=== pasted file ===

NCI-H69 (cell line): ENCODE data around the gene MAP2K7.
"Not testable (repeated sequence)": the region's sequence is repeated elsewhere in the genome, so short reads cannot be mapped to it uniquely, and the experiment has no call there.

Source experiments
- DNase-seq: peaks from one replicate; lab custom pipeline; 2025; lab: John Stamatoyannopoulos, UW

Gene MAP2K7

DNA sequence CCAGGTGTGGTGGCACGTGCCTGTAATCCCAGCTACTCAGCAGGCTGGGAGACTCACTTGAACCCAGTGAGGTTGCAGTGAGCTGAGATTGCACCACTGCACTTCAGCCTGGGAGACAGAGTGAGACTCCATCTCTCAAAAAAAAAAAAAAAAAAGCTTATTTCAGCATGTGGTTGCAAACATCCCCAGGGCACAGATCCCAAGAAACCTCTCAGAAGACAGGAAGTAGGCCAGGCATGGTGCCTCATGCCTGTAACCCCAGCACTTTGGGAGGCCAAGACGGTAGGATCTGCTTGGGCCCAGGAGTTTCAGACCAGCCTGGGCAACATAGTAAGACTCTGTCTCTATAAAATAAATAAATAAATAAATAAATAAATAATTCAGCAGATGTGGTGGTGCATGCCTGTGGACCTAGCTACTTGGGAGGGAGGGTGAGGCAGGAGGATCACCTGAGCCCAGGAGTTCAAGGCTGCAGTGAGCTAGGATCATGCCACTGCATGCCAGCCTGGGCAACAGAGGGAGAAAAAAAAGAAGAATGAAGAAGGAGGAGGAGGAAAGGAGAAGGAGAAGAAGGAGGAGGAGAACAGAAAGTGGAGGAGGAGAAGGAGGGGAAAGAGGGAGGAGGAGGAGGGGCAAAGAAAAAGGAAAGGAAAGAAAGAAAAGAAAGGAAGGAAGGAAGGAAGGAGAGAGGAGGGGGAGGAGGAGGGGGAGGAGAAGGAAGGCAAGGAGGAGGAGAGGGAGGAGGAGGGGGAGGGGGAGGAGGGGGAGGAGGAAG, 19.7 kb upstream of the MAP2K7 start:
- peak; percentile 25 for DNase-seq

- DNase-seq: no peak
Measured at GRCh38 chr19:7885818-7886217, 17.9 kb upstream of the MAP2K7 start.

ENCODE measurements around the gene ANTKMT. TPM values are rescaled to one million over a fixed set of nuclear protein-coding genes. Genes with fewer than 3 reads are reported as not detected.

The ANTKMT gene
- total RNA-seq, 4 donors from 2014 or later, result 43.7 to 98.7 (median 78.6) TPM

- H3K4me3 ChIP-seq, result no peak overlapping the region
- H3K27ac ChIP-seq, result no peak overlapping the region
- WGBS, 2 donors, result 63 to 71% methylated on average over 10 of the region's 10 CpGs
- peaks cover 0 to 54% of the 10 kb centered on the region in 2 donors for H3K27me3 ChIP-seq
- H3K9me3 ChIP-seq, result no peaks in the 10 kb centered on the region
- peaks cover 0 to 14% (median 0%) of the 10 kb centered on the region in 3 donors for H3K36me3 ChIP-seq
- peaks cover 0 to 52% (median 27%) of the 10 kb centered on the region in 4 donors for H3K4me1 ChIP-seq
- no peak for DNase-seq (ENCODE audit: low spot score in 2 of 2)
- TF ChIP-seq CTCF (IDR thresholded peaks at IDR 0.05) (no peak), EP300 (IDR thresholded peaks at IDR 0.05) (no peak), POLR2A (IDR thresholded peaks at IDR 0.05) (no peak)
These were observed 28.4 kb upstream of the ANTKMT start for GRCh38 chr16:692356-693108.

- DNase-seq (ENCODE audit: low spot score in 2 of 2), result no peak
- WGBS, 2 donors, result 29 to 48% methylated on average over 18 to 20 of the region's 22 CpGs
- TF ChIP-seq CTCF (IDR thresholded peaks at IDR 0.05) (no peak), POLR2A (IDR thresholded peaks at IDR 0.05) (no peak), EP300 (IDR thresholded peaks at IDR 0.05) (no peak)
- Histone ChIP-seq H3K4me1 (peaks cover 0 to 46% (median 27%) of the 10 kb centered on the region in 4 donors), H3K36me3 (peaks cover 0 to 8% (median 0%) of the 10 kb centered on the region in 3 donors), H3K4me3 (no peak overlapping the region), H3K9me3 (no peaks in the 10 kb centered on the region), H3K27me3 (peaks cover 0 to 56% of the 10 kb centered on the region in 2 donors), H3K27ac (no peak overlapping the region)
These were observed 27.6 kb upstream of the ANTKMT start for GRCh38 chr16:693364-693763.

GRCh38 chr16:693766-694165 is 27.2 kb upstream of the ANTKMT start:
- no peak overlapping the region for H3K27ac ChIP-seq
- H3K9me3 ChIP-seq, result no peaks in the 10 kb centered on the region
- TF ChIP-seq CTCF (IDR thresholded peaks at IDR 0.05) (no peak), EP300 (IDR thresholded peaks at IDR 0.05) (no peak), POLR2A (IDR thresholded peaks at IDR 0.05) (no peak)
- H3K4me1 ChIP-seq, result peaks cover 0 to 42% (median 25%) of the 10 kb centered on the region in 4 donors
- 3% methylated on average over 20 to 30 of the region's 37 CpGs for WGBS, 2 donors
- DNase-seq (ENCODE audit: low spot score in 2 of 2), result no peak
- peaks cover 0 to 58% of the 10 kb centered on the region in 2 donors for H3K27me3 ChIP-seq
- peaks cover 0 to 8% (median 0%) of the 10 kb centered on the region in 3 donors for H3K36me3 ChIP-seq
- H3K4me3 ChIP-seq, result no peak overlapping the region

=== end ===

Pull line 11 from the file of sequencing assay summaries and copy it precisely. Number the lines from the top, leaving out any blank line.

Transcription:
The ANTKMT gene